In the above process, alloy powders of the following compositions can also be effectively used for the casing: 40 to 60% iron and 40 to 60% nickel; and to tungsten with the remainder being copper and nickel. Again the times, temperatures, and pressures are within the described ranges.

The forming roll can also be produced by another two step method of cold pressing followed by sintering and infiltration. Again, a preformed cemented tungsten carbide ring containing 3 to 16% cobalt, which has been produced by one of the conventional powder metallurgical methods, is used. A metal powder or alloy described previously is cold pressed to a uniform density around the preformed ring under a pressure of up to 30 tons per square inch to obtain a configuration exhibited by FIG. 3. The resulting material is then sintered and infiltrated by an appropriate metal alloy. It has been found that the sintering and the infiltaration can be carried on either separately or simultaneously. In either event, the operation must be carried on at such a temperature, pressure and time that will allow the casing alloy to diffuse into the tungsten carbide to produce a metallurgical bond between the two materials.

It has been found that a preferred method is to cold press a mixture of iron powder with 30 to 40% of chromium around the preformed ring at a pressure of 30 tons per square inch to obtain uniform density. This is then sintered and simultaneously infiltrated with copper at 2050 F. for approximately 30 minutes or with Monel metal at 2150 F. for approximately 30 minutes or with an alloy of 10 to 20% nickel, 10 to 30% zinc and the balance being copper at 1900 to 2100 F. for approximately 30 minutes. Other proper copper alloys can also be used. The infiltration can be followed by pressing under 1 to 6 tons total pressure to produce a denser forming roll.

Trace amounts of additional elements may be present in the alloy powders described herein and are encompassed by this invention. Examples of these trace elements are carbon, boron and silicon.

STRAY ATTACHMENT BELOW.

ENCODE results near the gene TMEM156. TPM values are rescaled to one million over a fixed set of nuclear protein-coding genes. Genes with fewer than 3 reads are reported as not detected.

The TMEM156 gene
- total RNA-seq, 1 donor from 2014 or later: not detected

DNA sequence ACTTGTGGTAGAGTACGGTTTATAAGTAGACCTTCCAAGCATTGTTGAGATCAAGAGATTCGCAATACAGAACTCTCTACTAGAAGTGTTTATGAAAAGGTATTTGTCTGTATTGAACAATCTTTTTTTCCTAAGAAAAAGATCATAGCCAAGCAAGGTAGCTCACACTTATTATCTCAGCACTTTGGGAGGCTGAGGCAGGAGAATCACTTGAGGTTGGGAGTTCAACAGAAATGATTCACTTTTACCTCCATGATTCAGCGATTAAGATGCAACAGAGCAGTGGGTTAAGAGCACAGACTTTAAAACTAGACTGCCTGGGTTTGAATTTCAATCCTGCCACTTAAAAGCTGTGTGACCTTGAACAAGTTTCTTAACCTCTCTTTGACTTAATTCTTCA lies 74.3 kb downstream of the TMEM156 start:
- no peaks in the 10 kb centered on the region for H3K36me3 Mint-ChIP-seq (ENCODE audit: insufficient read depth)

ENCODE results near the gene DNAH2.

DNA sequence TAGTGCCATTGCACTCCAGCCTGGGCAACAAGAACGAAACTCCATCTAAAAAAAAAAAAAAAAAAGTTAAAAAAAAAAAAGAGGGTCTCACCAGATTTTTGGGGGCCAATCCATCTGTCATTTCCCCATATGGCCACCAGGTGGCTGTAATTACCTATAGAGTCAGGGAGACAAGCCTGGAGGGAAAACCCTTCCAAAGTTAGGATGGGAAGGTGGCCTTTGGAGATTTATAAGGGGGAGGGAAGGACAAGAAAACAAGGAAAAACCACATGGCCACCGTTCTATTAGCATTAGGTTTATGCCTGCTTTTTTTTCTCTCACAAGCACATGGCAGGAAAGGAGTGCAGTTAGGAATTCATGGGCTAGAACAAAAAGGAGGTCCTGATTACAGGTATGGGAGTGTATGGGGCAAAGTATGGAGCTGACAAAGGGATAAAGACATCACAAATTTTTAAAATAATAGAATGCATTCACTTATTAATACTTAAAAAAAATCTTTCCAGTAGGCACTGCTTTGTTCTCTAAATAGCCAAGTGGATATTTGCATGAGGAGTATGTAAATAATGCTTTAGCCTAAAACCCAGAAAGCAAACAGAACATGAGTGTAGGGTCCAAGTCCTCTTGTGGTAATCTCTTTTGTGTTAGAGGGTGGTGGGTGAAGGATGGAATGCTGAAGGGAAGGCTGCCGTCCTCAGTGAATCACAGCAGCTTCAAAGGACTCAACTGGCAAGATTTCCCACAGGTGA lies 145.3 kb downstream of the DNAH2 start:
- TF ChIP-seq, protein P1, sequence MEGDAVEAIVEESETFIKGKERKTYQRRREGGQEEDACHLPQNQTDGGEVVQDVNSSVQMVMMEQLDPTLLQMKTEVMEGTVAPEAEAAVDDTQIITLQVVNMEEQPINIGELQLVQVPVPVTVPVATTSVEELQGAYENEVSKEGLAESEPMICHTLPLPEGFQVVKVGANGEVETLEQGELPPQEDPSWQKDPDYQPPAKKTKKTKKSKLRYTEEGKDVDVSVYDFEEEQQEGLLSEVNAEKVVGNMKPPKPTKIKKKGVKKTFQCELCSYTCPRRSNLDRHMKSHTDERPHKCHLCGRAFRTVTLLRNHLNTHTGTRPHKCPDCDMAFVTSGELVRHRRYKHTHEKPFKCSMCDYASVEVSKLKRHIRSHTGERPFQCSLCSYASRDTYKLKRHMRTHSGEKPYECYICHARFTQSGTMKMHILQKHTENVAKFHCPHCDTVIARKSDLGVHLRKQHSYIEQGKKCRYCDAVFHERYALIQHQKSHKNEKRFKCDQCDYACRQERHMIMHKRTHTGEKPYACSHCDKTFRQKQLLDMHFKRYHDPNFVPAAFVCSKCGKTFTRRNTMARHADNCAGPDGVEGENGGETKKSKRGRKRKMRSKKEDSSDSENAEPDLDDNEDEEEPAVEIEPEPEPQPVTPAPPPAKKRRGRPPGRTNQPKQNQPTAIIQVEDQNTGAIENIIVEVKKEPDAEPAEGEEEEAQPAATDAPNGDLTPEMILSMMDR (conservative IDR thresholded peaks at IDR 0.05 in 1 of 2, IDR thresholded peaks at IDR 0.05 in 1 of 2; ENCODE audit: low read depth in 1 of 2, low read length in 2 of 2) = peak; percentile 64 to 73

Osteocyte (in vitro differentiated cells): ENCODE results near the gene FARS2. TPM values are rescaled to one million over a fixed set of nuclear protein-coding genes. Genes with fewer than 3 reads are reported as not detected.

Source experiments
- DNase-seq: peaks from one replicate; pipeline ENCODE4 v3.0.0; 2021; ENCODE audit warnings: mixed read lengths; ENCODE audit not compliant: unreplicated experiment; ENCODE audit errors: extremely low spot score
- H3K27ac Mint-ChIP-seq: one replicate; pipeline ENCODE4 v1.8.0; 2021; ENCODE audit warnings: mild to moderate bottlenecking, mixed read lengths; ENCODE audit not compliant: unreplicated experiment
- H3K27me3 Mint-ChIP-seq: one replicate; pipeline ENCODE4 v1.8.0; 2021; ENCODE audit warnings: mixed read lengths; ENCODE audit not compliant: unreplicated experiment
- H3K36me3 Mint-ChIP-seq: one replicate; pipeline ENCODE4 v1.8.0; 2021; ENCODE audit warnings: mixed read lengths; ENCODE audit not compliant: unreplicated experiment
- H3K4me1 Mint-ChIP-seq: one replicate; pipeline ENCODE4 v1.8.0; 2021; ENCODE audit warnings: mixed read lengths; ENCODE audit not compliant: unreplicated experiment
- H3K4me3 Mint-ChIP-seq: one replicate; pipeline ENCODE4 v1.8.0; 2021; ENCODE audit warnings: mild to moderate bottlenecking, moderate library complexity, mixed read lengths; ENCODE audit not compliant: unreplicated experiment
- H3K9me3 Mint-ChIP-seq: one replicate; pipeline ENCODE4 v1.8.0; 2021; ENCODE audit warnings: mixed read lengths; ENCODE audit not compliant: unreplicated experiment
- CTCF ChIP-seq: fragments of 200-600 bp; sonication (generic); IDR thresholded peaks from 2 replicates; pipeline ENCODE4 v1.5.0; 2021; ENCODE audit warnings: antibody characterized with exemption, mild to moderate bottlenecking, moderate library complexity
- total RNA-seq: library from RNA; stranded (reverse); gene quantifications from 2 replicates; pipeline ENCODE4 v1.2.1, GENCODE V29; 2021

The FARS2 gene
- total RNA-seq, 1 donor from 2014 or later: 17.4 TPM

The following examples are given by way of illustration.

Example I A satisfactory six inch diameter forming roll was produced by hot pressing an alloy powder of 10% molybdenum, 49% iron, 22% nickel, 16% cobalt, 1.5% chromium with traces of carbon, boron and silicon around a preformed tungsten carbide ring which contained 16% cobalt. The hot pressing was carried out at a temperature of 2170 F. under a total pressure of 4 tons for 20 minutes.

Example 11 A satisfactory six inch diameter roll was produced by cold pressing an alloy powder of 70% iron and 30% chromium around a preformed tungsten carbide ring which contained 13% cobalt at a pressure of 20 tons per square inch. The roll was then simultaneously sintered and infiltrated with copper at 2050 to 2100 F. for 30 minutes.

What is claimed is:

1. A bi-metallic forming roll comprising a working part of cemented carbide and a casing of a metal or an alloy adapted to give strength and rigidity to the roll, said casing material having a coefiicient of thermal expansion similar to that of the cemented carbide and where the working part and the casing are metallurgically bonded together.

2. A bi-metallic forming roll according to claim 1 wherein the casing comprises approximately 40 to 55% iron, approximately 12 to 18% cobalt, and approximately 20 to 30% nickel.

3. A bi-metallic roll according to claim 1 wherein the casing comprises approximately 40 to 55 iron, approximately 12 to 18% cobalt, approximately 20 to 30% nickel, and approximately 5 to 15% molybdenum.

4. A bi-metallic roll according to claim 1 wherein the casing comprises approximately 60 to 70% iron and approximately 30 to chromium.

5. A bi-metallic roll according to claim 1 wherein the casing comprises tungsten carbide and approximately 16 to cobalt.